Additionally, measurable residual disease (MRD) detection allows for increased sensitivity in determining treatment response, detects relapse, and can hasten decision-making. Last but not least, there is a significant continuous effort to compile data and produce insights by building larger, more thorough, and longitudinal data sets of oncology patients. Numerous oncology analytics collaborations have already shown how unrelated efforts around clinical or genetic data may be combined to produce insightful information. Additionally, with patient authorization, large provider networks and academic organizations have started building positions for aggregated data.

Genomic Testing

Cancer is a highly complicated illness of the human genome that is influenced by numerous genetic and epigenetic variables. These include somatic mutations, which are mutations we acquire throughout life, as well as hereditary germline mutations in DNA. Understanding a tumor’s mutational profile is crucial for helping with diagnosis, directing therapeutic choices, and identifying patients who might not respond to treatment. The capacity to match the appropriate therapy to the appropriate patient to assist improve patient outcomes is the primary benefit of precision medicine in oncology.

They balanced the patient’s possible remaining life expectancy against the potential advantages of genetic information for the patient and their family when deciding whether to recommend testing. Testing can potentially identify hereditary variations that increase the risk of cancer for family members while also opening opportunities for promising clinical trials and experimental medicines. On the other hand, getting hold of investigational pharmaceuticals can be a laborious and uncertain process. Even when there are available targeted medicines, their therapeutic effects may be transient and their adverse effects may be challenging to deal with.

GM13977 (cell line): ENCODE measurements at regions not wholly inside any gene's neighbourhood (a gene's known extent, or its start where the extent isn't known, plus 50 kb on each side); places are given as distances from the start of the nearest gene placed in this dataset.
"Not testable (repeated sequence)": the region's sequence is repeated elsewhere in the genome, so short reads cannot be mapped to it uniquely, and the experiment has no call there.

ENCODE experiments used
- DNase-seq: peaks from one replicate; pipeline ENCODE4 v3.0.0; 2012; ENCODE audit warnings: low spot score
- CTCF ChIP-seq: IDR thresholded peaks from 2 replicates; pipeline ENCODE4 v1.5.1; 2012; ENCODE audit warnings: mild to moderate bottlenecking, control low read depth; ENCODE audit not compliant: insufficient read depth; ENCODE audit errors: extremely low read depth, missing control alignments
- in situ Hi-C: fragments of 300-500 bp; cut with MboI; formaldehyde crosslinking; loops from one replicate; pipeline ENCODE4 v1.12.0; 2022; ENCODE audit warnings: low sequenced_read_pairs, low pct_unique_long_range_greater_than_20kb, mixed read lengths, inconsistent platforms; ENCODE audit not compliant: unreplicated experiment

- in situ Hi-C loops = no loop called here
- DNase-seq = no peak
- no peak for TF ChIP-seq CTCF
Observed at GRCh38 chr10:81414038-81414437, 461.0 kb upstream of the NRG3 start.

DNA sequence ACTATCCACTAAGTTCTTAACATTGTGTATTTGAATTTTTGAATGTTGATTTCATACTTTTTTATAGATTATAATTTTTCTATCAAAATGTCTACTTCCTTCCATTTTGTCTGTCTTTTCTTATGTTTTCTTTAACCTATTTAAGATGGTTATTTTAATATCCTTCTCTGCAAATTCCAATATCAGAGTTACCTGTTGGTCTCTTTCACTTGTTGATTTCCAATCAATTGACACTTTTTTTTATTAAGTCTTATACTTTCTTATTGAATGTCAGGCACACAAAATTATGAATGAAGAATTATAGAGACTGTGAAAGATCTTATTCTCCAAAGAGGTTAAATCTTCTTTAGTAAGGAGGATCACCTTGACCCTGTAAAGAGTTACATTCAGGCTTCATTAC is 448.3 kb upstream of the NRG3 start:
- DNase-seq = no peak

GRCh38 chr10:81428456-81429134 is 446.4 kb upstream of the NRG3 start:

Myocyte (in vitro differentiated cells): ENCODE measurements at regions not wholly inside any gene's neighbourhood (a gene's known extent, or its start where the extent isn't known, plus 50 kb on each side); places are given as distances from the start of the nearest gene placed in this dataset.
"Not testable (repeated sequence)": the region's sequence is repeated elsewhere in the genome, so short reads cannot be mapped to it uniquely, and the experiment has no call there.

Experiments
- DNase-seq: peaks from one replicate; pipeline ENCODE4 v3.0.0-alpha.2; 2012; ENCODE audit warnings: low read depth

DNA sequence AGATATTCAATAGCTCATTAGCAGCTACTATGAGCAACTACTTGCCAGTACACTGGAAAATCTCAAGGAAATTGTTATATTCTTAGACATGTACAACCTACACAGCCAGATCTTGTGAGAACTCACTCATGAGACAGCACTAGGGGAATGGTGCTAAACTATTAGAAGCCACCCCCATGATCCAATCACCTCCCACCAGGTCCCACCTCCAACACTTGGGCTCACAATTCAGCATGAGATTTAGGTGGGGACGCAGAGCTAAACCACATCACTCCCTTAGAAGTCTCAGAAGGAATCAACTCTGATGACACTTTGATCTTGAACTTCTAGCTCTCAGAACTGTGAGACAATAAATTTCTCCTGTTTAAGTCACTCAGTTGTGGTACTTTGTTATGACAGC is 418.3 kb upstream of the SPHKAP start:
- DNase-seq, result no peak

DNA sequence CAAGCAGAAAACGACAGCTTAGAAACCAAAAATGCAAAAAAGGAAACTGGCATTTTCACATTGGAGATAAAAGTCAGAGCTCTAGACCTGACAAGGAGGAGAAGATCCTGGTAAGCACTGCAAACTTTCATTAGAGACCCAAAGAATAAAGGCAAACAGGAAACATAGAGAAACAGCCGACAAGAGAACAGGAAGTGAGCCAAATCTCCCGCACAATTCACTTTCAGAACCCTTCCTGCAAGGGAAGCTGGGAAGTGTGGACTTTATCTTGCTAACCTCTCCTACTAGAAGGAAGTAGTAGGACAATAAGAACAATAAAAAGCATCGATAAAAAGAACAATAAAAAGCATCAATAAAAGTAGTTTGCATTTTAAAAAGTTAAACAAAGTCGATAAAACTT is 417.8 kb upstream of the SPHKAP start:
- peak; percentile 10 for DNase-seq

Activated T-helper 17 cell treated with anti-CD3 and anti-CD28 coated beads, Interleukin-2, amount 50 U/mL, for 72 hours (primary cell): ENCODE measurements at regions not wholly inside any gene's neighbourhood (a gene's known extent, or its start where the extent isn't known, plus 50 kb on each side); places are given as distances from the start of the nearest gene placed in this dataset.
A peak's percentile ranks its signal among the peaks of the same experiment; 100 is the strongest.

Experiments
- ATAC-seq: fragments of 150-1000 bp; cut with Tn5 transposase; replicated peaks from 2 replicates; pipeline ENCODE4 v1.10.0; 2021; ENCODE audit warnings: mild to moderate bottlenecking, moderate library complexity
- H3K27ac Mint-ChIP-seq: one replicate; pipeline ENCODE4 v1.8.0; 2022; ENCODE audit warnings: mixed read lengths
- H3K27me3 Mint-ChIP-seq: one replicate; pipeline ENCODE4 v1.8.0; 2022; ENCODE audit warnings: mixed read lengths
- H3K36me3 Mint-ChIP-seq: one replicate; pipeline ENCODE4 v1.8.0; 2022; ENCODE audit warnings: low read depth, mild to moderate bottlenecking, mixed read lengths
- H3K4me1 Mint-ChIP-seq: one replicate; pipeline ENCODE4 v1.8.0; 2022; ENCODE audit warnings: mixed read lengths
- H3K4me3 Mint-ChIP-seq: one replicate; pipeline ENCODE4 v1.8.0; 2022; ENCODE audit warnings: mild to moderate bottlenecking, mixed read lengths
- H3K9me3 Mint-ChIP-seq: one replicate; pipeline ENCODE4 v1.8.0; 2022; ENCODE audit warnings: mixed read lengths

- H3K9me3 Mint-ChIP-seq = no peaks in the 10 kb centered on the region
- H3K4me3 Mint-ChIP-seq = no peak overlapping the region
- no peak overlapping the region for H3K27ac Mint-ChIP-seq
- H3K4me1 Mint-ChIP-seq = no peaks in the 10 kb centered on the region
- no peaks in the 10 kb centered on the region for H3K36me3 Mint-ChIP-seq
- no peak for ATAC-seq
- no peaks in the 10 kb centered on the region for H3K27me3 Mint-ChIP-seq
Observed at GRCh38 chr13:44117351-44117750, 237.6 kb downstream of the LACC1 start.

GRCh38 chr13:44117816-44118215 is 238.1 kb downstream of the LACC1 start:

With applications in the detection of infectious diseases, the choice of cancer treatments, and non-invasive prenatal testing, genomic testing has emerged as a ground-breaking medical tool. A trend that is anticipated to accelerate will make genetic testing a standard in the clinic by including biomarkers and companion diagnostics in the FDA labelling of medications to guide therapy selection. Biomarker-based diagnostics and electronic medical records (EMR) are commonplace in oncology now. Healthcare is simultaneously producing, storing, analyzing, and consuming an unprecedented amount of data. Patients, providers, pharmaceutical companies, and payers are just a few of the sources of this data. For cancer patients alone, there are more than 13 million EMRs in the US.

Genetic Testing in Oncology

When patients’ traditional medicines were no longer working for them, oncologists frequently suggested tumor DNA testing. The goal is to identify molecular characteristics that we can target with medications in the hopes of extending their lives or, at the very least, easing their symptoms and halting disease progression. The timing was essential and morally charged for practitioners when deciding whether to suggest genetic testing to their patients. They were especially concerned about avoiding the terrible scenario when test findings would be delivered too late to assist a patient.

Biomarker Testing